Posted By RichC on December 24, 2011
Almost all companies have customer service issues and what separates the successful from the not-so-successful is how they are able to recover with the least amount of pain. One example this year is Best Buy who in the past was one of my least favorite retailers.
During their pre-Thanksgiving, Black Friday and Cyber Monday store and online sales pushes this year had their first sales increase in six quarters. Unfortunately with such a strong showing they recently had to inform customers that they would be unable to fulfill promised deliveries by Christmas. What infuriated customers (rightly so) was that the notice came only this last week before Christmas.
As expected, infuriated customers called, emailed and complained on forums to and about Best Buy. The solution and positive press for Best Buy was to give out gift cards and in some cases attempt to accommodate orders … and instead of alienating customers and continuing the “bad press” … they may have been able to keep customers and gain some positive PR. One customer shared his frustration and satisfaction with how the issue was handled showed up today in the WSJ, it is probably the least expensive advertising Best Buy has had all year … all due to how they handle a bad situation.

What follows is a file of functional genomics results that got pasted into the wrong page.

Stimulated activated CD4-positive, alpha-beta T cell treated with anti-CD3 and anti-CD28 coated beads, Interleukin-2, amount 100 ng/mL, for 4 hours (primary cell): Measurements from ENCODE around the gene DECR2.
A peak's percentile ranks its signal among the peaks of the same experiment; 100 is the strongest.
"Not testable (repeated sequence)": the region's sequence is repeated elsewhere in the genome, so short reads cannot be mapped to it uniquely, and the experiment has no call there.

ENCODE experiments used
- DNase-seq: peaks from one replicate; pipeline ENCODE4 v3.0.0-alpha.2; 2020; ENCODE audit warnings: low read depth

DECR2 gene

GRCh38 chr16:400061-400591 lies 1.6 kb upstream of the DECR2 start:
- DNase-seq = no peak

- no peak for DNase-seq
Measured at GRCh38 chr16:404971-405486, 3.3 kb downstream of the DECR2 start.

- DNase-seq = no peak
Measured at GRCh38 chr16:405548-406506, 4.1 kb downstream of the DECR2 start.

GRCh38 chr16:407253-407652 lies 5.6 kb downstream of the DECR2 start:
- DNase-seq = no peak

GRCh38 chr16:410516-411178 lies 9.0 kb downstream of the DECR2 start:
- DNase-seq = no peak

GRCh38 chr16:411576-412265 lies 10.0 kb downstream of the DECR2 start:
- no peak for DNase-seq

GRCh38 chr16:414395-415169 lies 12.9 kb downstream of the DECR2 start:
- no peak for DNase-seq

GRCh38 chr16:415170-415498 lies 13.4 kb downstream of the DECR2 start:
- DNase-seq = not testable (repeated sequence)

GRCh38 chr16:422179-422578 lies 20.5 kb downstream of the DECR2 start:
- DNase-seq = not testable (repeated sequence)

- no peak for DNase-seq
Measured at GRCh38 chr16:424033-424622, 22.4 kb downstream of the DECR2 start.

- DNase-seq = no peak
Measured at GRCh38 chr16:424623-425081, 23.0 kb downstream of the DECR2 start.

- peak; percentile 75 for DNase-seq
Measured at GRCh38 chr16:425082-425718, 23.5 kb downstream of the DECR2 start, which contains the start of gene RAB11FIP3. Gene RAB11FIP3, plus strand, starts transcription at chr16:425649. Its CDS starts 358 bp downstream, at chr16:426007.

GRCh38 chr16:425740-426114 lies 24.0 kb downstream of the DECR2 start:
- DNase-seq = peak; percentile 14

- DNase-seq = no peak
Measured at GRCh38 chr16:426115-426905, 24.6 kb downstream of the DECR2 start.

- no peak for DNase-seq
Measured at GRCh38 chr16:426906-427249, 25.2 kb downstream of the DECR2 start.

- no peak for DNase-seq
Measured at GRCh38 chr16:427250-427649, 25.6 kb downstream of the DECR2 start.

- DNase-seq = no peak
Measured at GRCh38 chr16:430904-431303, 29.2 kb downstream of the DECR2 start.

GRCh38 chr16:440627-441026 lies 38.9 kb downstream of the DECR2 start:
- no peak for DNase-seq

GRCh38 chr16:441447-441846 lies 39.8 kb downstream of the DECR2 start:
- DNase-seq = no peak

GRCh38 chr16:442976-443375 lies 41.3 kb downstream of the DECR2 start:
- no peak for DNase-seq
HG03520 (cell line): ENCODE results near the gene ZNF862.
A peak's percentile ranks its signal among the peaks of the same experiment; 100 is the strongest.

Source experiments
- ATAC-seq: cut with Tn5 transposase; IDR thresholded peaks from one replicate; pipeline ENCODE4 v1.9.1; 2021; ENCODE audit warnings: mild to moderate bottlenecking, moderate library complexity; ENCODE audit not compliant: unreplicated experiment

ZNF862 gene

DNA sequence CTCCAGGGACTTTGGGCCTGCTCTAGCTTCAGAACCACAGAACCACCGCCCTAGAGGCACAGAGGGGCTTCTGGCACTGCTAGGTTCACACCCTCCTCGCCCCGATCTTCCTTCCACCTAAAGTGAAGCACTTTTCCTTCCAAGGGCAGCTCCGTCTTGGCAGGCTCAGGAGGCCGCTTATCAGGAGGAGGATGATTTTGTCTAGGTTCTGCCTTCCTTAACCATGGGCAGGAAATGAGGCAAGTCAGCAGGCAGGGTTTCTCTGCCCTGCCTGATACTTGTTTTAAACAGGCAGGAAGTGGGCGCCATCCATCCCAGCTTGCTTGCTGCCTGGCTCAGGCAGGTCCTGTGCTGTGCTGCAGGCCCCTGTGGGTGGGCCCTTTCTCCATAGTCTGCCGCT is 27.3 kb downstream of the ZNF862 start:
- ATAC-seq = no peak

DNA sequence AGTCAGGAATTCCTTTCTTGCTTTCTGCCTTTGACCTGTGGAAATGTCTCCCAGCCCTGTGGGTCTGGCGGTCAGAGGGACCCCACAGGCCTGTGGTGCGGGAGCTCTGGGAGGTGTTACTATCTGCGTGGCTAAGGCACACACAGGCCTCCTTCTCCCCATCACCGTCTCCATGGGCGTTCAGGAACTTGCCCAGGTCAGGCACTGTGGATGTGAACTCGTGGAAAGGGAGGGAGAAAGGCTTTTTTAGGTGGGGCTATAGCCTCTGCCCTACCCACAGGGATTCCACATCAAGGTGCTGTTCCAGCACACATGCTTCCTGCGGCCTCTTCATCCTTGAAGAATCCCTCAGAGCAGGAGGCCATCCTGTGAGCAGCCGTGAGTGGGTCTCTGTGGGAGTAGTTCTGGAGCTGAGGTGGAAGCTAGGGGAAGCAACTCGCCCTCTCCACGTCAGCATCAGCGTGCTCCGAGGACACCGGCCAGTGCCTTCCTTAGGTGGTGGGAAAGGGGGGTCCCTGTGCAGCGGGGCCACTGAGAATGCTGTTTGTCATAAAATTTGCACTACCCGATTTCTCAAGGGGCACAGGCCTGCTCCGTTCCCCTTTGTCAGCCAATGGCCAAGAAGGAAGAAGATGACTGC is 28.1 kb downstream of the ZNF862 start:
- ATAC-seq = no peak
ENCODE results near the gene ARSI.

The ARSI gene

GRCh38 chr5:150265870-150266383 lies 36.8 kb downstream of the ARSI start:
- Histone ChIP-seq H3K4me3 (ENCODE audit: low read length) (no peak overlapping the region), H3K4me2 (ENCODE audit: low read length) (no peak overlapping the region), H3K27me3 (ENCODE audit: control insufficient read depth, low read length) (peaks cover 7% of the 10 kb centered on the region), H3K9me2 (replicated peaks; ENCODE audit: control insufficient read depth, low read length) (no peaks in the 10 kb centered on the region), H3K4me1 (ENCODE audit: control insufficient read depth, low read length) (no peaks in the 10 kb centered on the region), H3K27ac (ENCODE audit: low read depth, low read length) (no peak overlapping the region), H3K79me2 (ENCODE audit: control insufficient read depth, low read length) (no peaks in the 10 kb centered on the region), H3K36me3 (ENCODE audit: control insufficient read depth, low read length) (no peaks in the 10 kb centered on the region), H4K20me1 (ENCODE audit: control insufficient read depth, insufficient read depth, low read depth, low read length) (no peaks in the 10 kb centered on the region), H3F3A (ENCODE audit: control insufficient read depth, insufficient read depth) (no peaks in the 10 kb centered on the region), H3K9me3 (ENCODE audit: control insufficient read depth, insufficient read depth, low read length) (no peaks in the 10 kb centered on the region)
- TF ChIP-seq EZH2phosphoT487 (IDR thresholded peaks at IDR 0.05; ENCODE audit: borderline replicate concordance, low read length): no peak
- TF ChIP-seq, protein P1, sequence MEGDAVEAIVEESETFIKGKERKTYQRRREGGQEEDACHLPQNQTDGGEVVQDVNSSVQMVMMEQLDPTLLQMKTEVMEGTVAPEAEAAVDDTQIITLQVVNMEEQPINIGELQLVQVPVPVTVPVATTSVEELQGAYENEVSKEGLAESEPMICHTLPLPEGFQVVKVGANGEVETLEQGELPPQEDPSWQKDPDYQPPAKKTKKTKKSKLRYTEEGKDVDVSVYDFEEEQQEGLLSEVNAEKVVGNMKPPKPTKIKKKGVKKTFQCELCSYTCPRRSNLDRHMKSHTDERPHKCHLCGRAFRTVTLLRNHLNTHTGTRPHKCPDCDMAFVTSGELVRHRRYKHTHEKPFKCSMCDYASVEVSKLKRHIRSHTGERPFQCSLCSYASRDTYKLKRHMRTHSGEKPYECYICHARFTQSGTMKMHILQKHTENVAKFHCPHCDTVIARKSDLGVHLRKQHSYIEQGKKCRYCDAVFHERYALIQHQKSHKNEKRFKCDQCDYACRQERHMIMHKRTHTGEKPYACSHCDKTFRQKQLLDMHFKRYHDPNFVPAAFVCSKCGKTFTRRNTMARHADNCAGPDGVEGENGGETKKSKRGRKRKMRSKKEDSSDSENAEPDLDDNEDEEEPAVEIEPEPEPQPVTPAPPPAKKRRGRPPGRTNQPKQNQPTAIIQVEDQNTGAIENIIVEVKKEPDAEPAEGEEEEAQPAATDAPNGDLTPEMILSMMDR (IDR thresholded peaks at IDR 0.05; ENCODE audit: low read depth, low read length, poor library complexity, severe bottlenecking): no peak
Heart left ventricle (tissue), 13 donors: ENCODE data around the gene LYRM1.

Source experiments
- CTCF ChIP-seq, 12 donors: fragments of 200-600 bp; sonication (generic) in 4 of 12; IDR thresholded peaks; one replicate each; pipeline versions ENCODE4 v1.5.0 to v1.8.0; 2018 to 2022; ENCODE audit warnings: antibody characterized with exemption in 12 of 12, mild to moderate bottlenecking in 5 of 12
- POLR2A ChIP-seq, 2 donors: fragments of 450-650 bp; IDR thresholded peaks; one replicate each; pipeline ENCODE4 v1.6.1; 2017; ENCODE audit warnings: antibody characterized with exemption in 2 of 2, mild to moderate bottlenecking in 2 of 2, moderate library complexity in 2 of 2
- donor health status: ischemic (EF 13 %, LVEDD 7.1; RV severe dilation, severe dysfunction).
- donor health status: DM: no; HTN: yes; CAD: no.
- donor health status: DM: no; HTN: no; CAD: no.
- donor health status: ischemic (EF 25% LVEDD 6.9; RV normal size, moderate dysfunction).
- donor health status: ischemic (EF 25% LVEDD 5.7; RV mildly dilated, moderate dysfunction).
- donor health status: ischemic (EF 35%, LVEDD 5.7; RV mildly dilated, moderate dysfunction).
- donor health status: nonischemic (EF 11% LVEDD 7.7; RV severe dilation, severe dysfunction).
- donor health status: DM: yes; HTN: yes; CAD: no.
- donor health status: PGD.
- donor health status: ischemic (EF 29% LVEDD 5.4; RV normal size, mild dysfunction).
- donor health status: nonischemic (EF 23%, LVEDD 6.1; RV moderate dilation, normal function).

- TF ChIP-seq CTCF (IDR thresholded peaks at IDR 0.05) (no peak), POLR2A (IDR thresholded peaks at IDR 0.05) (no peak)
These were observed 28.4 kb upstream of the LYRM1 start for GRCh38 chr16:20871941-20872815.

Mr. Mitchell lashed out at Best Buy in emails to the company and posts on its website forums, noting that he would have been able to land the same bundle deal earlier at other stores, if Best Buy had only told him it wasn’t coming.
"It’s a Grinch story," he joked.
But it ended more like "A Christmas Carol," at least for Mr. Mitchell. Best Buy reversed its Scrooge-like declaration in his case and gave him the bundle for the original advertised price of $199. A company vice president also e-mailed him an additional $200 gift card.
"While I can’t say I am happy, I wound up satisfied," he said, adding, "I have spent a lot of money with these folks."
Best Buy didn’t respond to questions on how many upset customers it had calmed down with gift cards.
So a lesson for consumers is to keep up the heat on companies who don’t initially make an attempt to sooth a blunder … you might come out ahead.